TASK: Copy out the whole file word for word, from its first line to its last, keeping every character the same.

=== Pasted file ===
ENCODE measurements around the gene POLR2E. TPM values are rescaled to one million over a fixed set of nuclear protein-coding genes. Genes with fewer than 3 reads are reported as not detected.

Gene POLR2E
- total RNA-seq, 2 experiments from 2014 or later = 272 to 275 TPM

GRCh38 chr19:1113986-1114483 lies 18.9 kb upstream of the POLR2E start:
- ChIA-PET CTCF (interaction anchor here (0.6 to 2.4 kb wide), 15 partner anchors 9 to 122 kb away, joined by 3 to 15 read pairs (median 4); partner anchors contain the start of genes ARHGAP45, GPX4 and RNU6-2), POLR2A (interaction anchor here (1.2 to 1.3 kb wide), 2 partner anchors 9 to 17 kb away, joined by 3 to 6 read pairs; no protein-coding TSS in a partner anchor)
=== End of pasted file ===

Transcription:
ENCODE measurements around the gene POLR2E. TPM values are rescaled to one million over a fixed set of nuclear protein-coding genes. Genes with fewer than 3 reads are reported as not detected.

Gene POLR2E
- total RNA-seq, 2 experiments from 2014 or later = 272 to 275 TPM

GRCh38 chr19:1113986-1114483 lies 18.9 kb upstream of the POLR2E start:
- ChIA-PET CTCF (interaction anchor here (0.6 to 2.4 kb wide), 15 partner anchors 9 to 122 kb away, joined by 3 to 15 read pairs (median 4); partner anchors contain the start of genes ARHGAP45, GPX4 and RNU6-2), POLR2A (interaction anchor here (1.2 to 1.3 kb wide), 2 partner anchors 9 to 17 kb away, joined by 3 to 6 read pairs; no protein-coding TSS in a partner anchor)